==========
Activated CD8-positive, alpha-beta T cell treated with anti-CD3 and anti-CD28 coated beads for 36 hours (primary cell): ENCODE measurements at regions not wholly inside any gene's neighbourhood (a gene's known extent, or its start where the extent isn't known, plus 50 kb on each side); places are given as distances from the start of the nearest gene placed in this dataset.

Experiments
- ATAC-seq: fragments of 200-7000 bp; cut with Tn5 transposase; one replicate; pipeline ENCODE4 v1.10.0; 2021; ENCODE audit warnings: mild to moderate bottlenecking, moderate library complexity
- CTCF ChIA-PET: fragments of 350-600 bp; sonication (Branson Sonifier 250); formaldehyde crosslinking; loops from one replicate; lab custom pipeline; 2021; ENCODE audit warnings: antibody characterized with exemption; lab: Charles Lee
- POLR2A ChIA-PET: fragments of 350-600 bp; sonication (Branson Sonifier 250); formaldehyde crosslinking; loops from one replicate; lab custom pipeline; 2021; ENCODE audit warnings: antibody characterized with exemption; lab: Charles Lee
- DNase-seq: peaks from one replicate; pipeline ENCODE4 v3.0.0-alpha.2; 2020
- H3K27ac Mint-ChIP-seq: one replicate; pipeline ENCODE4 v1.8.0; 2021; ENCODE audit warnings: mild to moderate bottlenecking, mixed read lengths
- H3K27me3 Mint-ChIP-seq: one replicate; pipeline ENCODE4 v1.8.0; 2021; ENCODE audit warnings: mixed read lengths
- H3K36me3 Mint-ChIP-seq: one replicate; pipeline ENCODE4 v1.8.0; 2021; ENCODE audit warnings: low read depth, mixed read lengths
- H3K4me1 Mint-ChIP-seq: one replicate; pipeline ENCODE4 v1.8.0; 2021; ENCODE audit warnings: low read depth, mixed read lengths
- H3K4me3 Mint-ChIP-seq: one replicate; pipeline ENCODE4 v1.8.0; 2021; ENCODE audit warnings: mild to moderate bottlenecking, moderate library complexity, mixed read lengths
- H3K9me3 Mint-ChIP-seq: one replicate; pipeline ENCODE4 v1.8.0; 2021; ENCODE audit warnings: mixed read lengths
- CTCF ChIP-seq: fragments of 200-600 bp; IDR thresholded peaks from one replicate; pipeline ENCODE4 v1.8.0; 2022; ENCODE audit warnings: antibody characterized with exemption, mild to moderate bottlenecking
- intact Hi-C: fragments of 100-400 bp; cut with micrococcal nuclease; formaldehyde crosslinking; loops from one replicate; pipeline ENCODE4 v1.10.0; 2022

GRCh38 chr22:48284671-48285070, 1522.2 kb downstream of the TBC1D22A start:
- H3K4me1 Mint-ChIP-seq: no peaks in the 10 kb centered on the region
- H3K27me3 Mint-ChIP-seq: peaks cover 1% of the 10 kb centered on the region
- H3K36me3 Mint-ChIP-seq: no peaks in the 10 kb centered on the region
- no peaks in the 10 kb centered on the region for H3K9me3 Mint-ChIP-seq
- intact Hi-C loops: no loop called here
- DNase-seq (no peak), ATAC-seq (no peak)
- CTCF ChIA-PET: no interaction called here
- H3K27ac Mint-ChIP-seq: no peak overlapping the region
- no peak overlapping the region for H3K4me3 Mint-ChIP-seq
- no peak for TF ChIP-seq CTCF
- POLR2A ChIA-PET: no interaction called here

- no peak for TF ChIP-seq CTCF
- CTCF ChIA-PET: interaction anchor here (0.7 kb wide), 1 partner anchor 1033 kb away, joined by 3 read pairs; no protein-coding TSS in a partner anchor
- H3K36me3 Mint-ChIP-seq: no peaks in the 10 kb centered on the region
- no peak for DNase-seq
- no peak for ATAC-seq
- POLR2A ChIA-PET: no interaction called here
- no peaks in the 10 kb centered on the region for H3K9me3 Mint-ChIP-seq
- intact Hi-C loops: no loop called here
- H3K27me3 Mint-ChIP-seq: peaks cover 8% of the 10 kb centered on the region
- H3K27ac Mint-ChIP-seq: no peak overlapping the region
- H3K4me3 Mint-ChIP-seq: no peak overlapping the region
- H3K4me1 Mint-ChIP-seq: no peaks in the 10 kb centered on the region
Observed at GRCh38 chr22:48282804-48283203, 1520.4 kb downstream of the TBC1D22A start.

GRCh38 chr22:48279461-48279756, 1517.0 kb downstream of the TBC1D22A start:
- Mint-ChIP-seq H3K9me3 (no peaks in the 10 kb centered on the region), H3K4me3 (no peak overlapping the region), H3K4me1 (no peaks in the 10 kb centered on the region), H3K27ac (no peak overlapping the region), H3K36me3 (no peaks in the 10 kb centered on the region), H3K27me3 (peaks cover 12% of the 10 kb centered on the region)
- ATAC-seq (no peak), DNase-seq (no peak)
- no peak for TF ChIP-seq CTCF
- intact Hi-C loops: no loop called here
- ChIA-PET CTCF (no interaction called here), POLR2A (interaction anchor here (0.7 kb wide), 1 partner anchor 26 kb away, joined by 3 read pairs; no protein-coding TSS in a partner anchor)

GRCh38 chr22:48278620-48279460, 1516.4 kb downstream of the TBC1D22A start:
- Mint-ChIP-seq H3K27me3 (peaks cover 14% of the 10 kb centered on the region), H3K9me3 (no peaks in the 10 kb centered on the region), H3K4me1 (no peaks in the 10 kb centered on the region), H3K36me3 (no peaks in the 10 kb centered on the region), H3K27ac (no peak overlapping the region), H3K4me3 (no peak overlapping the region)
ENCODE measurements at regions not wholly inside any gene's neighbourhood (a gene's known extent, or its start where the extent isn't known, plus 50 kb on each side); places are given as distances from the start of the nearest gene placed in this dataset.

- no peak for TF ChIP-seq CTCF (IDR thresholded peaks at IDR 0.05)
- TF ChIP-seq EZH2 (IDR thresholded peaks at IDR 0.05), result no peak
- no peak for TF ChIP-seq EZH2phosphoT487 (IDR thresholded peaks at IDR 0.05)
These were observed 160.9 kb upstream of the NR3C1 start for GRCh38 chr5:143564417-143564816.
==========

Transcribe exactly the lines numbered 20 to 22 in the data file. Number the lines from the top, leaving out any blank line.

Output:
- intact Hi-C loops: no loop called here
- DNase-seq (no peak), ATAC-seq (no peak)
- CTCF ChIA-PET: no interaction called here